After the program, I handed General Baca my business card, assured him that we were interested in the flag, and told him that I would be the curator to help receive it for the collections. In 2002, he reached out to me again to check to see if we were still interested. He let me know he was still not done telling the story of Quintero and his flag to the nation, but that he would keep in touch. True to his word, in 2012, I received an email from Baca’s executive officer, Mike Gonzales, asking for a phone conference call with the general. We spoke about the flag, his continued work, and our continued interest in receiving the flag.
My final email and call with Baca in July 2020 were also coordinated by Gonzales, who spoke of the general as his mentor and friend. It had been many years since our last conversation and Baca was in poor health, undergoing chemotherapy treatment for an aggressive form of leukemia. Despite not knowing if I was still at the museum, or if the museum would still be interested in the flag, Gonzales promised the general he would do everything in his power to get in touch with me. When they reached me, and I spoke to Baca, he let me know he was finally ready for the flag to come to the Smithsonian. Baca passed away on September 15, 2020. The flag arrived within a year of his passing, fulfilling his promise of honor and trust that the Smithsonian would continue to tell the story. The Taos News obituary for Baca emphasized the vital role that Baca’s love for country played in his life:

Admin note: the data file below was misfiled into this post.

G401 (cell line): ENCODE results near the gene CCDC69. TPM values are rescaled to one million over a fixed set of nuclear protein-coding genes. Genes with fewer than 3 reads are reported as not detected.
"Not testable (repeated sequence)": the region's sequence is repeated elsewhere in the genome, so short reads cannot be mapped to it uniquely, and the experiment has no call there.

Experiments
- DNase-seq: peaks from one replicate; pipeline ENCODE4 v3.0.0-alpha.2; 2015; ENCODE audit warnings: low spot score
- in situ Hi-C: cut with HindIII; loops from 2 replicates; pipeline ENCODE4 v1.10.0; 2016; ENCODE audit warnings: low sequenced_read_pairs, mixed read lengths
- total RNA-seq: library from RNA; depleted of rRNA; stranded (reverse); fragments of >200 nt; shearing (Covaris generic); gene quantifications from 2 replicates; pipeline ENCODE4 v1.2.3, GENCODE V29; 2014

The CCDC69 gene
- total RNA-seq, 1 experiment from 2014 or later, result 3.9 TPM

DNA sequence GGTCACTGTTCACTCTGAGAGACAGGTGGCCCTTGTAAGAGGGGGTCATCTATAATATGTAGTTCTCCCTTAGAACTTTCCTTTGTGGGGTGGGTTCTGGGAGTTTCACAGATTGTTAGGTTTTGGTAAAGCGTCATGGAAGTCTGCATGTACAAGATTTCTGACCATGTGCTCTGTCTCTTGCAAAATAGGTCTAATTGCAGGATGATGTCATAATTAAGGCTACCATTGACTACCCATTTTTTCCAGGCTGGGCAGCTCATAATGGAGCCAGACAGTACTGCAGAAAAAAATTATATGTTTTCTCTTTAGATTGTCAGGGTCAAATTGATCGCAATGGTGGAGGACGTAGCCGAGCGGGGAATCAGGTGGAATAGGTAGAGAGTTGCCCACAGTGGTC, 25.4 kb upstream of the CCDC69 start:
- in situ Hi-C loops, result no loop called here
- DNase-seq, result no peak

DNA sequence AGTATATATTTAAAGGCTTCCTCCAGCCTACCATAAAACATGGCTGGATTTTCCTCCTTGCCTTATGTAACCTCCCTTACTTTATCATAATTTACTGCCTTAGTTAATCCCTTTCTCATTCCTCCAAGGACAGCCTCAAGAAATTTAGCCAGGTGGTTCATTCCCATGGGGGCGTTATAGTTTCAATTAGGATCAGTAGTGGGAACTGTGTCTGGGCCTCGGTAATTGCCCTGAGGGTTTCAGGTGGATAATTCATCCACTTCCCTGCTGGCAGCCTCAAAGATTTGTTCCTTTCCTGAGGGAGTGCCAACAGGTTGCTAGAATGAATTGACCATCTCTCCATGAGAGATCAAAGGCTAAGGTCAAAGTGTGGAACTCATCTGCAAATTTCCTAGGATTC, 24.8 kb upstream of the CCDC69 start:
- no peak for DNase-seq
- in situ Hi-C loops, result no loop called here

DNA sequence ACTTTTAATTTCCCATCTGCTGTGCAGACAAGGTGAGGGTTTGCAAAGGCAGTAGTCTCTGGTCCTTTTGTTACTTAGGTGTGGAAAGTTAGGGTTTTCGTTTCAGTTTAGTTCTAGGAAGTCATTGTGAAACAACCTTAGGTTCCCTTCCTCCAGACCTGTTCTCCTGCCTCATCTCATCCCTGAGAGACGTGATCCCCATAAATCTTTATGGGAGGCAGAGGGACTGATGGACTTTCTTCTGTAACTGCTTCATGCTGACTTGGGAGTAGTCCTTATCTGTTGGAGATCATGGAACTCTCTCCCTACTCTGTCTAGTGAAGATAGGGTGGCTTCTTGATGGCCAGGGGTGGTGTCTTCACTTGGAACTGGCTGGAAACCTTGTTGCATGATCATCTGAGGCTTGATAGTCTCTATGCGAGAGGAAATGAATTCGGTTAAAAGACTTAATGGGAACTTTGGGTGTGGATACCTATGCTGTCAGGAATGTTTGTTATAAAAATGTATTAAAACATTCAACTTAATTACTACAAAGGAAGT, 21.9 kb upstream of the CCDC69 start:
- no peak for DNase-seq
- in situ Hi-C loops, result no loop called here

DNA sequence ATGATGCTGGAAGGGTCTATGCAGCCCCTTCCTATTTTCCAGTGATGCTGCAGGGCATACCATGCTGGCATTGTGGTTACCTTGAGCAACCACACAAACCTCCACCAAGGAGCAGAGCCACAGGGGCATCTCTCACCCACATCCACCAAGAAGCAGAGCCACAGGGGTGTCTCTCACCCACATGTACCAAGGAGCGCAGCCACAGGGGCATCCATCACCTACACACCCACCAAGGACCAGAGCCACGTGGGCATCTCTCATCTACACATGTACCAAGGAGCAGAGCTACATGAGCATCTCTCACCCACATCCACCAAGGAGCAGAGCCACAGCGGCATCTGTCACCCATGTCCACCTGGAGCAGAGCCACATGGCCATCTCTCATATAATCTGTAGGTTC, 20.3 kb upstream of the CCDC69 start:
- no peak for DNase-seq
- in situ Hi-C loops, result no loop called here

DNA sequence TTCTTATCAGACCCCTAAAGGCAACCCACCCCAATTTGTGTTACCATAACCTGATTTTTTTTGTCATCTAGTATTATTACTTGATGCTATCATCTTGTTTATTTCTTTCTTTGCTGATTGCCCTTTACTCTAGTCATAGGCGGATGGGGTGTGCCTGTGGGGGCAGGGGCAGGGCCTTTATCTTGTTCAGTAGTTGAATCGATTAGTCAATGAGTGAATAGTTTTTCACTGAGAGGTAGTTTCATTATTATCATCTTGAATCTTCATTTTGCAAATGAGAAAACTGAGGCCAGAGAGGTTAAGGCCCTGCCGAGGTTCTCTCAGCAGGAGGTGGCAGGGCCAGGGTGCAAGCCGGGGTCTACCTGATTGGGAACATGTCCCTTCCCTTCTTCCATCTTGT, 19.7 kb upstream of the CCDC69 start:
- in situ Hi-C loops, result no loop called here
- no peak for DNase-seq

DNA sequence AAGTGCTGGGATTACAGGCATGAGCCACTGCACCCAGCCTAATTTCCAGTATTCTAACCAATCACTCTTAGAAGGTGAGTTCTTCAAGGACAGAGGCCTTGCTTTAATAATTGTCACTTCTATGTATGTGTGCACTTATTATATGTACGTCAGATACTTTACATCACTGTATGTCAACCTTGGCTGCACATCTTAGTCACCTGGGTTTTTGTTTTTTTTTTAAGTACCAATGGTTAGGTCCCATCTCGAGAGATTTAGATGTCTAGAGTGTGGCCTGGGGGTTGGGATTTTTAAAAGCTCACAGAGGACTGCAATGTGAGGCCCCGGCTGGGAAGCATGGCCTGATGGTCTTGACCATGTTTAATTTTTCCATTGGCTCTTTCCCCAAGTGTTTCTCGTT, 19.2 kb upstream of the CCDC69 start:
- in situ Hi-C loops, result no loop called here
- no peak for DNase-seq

He loved the United States and he loved New Mexico. He felt he was part of a long line of soldiers, part of a tradition. He said it was important not to take the country for granted.
Today, this flag has become part of our museum's collections, fulfilling the dying wish of a general to tell the story of Jose Quintero, his flag, and his service to the United States.
Jennifer Jones is a curator and project director in the Division of Political and Military History.